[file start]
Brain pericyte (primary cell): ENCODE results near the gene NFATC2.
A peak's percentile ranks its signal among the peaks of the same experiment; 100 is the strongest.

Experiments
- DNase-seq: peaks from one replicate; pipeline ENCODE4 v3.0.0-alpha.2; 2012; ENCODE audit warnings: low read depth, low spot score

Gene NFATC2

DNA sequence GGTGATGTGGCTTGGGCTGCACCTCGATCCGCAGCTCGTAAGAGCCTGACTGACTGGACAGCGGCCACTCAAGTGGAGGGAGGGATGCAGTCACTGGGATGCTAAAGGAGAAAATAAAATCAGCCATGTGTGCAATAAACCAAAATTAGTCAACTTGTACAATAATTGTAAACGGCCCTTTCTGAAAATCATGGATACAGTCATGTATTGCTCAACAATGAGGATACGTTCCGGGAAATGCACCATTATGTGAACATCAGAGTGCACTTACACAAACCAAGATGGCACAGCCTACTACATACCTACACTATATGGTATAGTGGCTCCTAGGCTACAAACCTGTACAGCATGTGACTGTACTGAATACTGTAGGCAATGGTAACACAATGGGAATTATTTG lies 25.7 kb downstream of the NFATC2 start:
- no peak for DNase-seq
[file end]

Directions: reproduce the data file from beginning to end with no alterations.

Brain pericyte (primary cell): ENCODE results near the gene NFATC2.
A peak's percentile ranks its signal among the peaks of the same experiment; 100 is the strongest.

Experiments
- DNase-seq: peaks from one replicate; pipeline ENCODE4 v3.0.0-alpha.2; 2012; ENCODE audit warnings: low read depth, low spot score

Gene NFATC2

DNA sequence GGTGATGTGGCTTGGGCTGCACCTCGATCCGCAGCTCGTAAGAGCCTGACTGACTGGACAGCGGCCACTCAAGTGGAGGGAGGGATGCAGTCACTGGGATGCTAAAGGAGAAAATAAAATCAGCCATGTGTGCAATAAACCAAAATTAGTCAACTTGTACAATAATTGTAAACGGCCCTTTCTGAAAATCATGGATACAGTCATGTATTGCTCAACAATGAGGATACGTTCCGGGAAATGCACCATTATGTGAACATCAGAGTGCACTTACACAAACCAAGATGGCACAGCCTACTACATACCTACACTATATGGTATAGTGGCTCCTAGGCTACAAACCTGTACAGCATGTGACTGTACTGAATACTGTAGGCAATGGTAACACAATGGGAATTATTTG lies 25.7 kb downstream of the NFATC2 start:
- no peak for DNase-seq